Received 10 March 2016; accepted 14 April 2016; published 19 April 2016
Breast cancer is the most frequently diagnosed cancer and cause of cancer death among women  -  , accounting for 23% of the total cancer cases and 14% of the cancer deaths  , and is the leading cause of death from cancer in low- and middle-income countries  , where survival tends to be poorer, most likely because of a combination of a late stage at diagnosis and limited access to timely and standard treatment  . The incidence of breast cancer in Arab nations is significantly lower than that in Western nations, but the impression among Arab physicians dealing with breast cancer is that it presents at an earlier age and at a more advanced stage  .
In Iraq, breast cancer is the most frequent cancer among women and accounts for approximately one-third of the registered female cancers  -  .
The increased incidence in Western countries is well documented and is paralleled by stable or declining breast cancer mortality   , but in Eastern Mediterranean regions, they noticed obvious rise in the incidence rate, higher frequencies of younger ages and advanced stages at time of presentation, and the likely prevalence of more aggressive tumor that resulted in high mortality/incidence ratio  . The incidence rate of all female breast cancer in Iraq increased from 26.6 per 100,000 in 2000 to 31.5 per 100,000 in 2009, and is still affecting younger age group   .
In Iraqi hospital records, there is no proper documentation regarding critically important clinical factors such as tumor size, nodal status, stage distribution at the time of initial diagnosis, hormonal receptor status, proportion of women presenting with distant metastasis and proportion of patients treated with radical mastectomy versus breast conservation surgery  , that is why we have to achieve academic articles dealing with such data to attain proper management standards in our region.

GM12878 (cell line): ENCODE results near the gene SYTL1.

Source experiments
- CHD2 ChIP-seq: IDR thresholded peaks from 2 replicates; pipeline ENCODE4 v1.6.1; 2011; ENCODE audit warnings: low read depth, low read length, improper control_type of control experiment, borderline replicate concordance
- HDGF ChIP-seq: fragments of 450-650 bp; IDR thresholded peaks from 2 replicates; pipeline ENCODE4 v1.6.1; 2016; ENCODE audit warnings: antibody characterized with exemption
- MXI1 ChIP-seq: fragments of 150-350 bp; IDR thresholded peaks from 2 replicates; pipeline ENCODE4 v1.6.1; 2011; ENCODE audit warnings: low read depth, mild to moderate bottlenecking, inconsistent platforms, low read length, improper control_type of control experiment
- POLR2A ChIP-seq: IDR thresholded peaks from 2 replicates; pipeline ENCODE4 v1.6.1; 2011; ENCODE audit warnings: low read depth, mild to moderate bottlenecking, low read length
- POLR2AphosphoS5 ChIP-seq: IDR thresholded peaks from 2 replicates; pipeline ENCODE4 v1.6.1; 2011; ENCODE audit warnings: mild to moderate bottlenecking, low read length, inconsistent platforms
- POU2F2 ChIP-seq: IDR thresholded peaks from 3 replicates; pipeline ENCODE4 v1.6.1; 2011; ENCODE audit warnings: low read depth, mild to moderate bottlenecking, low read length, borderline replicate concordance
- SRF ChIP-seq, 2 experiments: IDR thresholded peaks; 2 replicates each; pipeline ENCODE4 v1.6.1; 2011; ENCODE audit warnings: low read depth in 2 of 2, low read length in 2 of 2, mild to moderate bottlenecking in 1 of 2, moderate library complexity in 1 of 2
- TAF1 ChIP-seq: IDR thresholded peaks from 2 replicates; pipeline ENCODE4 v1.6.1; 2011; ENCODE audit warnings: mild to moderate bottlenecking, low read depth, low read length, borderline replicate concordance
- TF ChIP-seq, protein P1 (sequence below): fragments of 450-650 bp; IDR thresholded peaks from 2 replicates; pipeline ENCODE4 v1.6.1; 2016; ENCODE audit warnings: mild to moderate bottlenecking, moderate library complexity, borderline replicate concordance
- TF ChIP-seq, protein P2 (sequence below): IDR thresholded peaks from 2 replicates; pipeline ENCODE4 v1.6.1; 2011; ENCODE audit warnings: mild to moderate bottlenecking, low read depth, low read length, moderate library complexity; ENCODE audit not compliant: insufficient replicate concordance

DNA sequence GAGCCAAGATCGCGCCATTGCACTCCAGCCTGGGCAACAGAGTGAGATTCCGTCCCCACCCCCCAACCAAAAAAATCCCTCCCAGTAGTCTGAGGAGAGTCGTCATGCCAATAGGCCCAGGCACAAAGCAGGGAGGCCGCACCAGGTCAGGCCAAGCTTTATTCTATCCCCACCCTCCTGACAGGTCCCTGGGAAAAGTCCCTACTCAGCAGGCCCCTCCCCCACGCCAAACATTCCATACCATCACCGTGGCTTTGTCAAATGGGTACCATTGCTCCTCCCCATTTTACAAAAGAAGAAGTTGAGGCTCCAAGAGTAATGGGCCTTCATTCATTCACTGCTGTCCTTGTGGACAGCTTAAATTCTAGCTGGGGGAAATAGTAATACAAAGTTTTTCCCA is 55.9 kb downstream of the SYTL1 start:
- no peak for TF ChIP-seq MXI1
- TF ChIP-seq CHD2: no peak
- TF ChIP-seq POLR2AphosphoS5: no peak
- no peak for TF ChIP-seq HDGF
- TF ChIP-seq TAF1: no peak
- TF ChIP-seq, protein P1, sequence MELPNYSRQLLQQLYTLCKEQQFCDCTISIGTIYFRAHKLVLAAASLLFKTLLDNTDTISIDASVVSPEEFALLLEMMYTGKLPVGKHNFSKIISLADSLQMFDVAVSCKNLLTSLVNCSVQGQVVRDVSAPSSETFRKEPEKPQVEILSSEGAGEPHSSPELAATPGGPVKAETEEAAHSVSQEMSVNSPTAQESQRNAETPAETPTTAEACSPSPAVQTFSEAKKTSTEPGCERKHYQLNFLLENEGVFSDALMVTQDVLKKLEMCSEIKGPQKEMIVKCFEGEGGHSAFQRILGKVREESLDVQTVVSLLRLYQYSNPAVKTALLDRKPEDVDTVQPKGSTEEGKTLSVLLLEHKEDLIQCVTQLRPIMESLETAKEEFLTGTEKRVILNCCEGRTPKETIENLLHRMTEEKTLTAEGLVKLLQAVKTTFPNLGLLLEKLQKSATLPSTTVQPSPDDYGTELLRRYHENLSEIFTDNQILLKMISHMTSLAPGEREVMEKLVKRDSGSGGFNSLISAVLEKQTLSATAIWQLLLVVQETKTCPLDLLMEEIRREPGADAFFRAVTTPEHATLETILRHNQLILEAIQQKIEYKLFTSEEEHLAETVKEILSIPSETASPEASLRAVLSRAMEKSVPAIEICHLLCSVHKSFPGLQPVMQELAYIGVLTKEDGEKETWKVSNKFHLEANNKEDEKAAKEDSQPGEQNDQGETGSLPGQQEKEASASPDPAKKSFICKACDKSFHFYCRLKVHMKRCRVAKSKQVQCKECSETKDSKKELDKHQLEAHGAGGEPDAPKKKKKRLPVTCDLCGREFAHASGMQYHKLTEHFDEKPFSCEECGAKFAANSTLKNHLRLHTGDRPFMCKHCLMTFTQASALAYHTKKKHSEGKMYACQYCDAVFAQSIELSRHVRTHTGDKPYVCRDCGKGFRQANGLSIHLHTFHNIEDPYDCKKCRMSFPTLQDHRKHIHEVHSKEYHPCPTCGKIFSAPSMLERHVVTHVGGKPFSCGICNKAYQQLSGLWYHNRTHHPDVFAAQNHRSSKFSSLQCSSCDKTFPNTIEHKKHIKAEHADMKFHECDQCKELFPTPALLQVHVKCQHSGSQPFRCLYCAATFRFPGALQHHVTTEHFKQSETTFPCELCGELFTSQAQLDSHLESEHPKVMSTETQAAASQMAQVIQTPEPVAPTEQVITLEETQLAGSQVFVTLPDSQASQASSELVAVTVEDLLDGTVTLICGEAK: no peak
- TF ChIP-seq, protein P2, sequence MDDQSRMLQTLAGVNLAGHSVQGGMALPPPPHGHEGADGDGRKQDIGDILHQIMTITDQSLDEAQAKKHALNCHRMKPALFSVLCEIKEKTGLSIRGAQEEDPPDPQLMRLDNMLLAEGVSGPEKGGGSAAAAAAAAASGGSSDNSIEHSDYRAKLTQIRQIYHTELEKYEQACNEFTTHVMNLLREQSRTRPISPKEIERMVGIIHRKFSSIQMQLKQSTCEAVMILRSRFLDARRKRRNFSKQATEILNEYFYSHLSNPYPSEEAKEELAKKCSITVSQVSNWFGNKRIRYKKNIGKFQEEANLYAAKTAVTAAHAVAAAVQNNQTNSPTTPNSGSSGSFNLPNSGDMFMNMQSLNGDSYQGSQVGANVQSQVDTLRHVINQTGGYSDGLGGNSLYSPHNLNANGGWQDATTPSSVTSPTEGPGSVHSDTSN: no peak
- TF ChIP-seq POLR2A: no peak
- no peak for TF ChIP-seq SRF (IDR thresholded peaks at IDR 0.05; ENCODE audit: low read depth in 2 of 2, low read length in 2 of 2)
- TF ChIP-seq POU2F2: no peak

2. Patients and Methods
This is a descriptive study conducted between 1st of February 2011 to 30th of January 2015 and approved ethically by the scientific committee in Anbar medical college.
2.1. Inclusion Criteria
The included breast cancer cases (Number = 314 cases) were collected from 4 public and 2 private hospitals in Anbar governorate (the largest governorate in Iraq that covers much of the country’s west and inhabited by 1,598,822 people, Figure 1). Two histopathologists were approved these cases.
The following variables were included: age of patient, type, size, grade and side of tumor as well as the type of operation and lymph node status.
2.2. Exclusion Criteria
Male gender and cases that missed one or more of the following variables: Age of patient, size, grade, side & type of the tumor were excluded (Number = 22), the remaining 292 cases were enrolled in this study. Three cases of phyllodes tumor (2 benign and 1 borderline) had been already excluded.
Figure 1. Anbar governorate in Western Iraq.
Two hundred and six cases of the included 292, had mastectomy (including simple, modified and partial mastectomy) with axillary lymph nodes sampling, the remaining 86 cases were lumpectomies. American Joint Committee on Cancer 7th edition was applied for staging  , where we applied T category system for all (292) cases and TNM grouping system whenever the lymph node status was provided (206 cases).
Nottingham Histologic Score system (the Elston-Ellis modification of Scarff-Bloom-Richardson grading system) was applied  .
3.1. Age of Presentation
-Average age at diagnosis of breast cancer is 47.16 (SD: 12.15).
3.2. Stage of Tumor at Presentation
-T category for all cases (n = 292):
T0 is 1/292 = 0.34%.
T1 is 6/292 = 2.05%.
T2 is 221/292 = 75.68%.
T3 is 59/292 = 20.21%.
T4 is 5/292 = 1.71%.
-TNM staging system for provided lymph node status cases (n = 206):